Keywords: customary land tenure, women livelihood strategy, women empowerment, rural development

Topics: Gender, Women, Gendered Power Relations, Gender Equality/Inequality, Land Tenure, Security, Food Security Regions: Africa, West Africa Countries: Ghana

Year: 2020

Mobility, Education and Livelihood Trajectories for Young People in Rural Ghana: A Gender Perspective

Citation:

Porter, Gina, Kate Hampshire, Albert Abane, Augustine Tanle, Kobina Esia-Donkoh, Regina Obilie Amoako-Sakyi, Samuel Agblorti, and Samuel Asiedu Owusu. 2011. “Mobility, Education and Livelihood Trajectories for Young People in Rural Ghana: A Gender Perspective.” Children’s Geographies 9 (3–4): 395–410.

Authors: Gina Porter, Kate Hampshire, Albert Abane, Augustine Tanle, Kobina Esia-Donkoh, Regina Obilie Amoako-Sakyi, Samuel Agblorti, Samuel Asiedu Owusu

Abstract:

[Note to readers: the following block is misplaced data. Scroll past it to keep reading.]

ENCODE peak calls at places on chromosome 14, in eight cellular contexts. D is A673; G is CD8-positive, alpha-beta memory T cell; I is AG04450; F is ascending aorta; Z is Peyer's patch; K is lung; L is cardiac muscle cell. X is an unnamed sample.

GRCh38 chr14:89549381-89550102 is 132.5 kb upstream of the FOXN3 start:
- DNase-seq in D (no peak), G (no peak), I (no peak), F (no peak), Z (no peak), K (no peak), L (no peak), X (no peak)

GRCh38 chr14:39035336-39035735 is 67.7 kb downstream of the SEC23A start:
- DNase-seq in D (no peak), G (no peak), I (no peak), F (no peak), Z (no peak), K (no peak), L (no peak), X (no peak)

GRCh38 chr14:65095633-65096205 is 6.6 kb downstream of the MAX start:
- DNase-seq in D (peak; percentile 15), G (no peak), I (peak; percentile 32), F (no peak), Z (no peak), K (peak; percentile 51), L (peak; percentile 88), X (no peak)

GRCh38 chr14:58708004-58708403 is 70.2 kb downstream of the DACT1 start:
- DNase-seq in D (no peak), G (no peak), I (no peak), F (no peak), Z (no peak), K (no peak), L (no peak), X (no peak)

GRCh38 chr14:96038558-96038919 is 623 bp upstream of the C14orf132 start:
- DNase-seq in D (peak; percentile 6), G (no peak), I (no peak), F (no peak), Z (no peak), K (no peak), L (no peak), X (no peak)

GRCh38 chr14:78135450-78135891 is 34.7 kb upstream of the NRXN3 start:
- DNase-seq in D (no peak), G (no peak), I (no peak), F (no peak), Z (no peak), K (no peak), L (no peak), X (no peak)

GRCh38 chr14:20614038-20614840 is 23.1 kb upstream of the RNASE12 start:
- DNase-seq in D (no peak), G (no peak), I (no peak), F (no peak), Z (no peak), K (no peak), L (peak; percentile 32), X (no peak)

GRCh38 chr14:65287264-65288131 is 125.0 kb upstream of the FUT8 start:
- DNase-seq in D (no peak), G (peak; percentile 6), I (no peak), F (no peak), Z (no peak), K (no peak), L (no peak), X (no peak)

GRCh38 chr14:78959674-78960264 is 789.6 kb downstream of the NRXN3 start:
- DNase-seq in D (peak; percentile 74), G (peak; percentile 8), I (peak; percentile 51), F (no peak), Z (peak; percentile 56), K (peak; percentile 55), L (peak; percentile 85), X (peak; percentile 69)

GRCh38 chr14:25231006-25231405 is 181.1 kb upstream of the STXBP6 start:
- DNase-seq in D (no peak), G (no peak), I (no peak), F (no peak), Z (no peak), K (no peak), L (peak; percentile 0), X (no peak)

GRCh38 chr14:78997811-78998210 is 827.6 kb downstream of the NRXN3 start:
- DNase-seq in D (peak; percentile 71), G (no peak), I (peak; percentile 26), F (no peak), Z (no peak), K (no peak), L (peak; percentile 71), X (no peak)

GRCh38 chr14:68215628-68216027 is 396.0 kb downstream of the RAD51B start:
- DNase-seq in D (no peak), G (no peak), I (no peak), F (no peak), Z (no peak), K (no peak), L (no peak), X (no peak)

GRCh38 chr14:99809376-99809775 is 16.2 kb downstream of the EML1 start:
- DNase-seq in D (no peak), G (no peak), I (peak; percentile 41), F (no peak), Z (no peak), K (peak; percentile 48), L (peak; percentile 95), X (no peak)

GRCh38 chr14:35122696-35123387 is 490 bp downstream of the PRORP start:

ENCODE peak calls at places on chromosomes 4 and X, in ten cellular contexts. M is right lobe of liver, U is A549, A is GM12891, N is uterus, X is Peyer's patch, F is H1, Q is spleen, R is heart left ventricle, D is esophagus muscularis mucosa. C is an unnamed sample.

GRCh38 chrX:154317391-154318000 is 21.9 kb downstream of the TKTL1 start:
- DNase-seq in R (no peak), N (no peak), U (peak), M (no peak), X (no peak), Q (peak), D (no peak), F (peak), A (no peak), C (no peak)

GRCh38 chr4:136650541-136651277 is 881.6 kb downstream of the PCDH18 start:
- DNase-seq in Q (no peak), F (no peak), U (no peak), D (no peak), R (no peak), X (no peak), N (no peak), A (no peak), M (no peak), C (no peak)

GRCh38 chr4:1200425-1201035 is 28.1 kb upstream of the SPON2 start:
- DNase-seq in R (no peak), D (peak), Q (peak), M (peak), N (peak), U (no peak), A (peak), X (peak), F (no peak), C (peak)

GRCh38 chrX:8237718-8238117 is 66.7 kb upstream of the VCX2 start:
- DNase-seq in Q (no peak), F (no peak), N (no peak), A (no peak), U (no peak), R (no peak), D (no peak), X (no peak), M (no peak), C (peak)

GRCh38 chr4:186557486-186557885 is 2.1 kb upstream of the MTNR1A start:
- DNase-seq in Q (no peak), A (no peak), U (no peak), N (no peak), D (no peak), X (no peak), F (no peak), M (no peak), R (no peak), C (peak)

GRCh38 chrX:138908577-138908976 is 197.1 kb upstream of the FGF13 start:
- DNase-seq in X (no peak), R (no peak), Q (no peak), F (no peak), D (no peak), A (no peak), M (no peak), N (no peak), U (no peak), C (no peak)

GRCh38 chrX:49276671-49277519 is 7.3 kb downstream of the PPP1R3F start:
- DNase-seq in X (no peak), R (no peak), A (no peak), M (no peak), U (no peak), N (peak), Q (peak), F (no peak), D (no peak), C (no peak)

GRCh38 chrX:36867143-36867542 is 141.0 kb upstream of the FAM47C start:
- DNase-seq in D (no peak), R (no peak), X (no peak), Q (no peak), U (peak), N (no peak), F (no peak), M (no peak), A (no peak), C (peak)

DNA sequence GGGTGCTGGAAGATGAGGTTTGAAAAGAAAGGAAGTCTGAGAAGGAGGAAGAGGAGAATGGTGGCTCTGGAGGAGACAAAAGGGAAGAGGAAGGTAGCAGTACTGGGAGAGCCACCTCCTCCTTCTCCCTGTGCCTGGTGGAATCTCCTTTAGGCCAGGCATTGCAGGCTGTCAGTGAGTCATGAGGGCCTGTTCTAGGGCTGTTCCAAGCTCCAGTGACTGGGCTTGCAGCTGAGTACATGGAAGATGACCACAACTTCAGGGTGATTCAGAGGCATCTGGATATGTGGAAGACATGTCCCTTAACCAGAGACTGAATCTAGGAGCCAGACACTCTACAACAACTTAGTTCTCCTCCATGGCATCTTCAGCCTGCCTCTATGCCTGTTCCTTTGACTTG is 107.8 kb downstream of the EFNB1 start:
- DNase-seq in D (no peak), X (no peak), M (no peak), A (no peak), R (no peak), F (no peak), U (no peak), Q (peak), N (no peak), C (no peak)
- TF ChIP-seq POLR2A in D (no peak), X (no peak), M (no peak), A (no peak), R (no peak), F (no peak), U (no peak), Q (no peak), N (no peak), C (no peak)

This paper examines the gendered implications of Africa's transport gap (the lack of cheap, regular and reliable transport) for young people in rural Ghana, with particular reference to the linkages between restricted mobility, household work demands, access to education and livelihood potential. Our aim is to show how mobility constraints, especially as these interact with household labour demands, restrict young people's access to education and livelihood opportunities. Firstly, the paper considers the implications of the direct constraints on young people's mobility potential as they travel to school. Then it examines young people's (mostly unpaid) labour contributions, which are commonly crucial to family household production and reproduction, including those associated with the transport gap. This has especially important implications for girls, on whom the principal onus lies to help adult women carry the heavy burden of water, firewood, and agricultural products required for household use. Such work can impact significantly on their educational attendance and performance in school and thus has potential knock-on impacts for livelihoods. Distance from school, when coupled with a heavy workload at home will affect attendance, punctuality and performance at school: it may ultimately represent the tipping point resulting in a decision to withdraw from formal education. Moreover, the heavy burden of work and restricted mobility contributes to young people's negative attitudes to agriculture and rural life and encourages urban migration. Drawing on research from rural case study sites in two regions of Ghana, we discuss ethnographic material from recent interviews with children and young people, their parents, teachers and other key informants, supported by information from an associated survey with children ca. 9–18 years.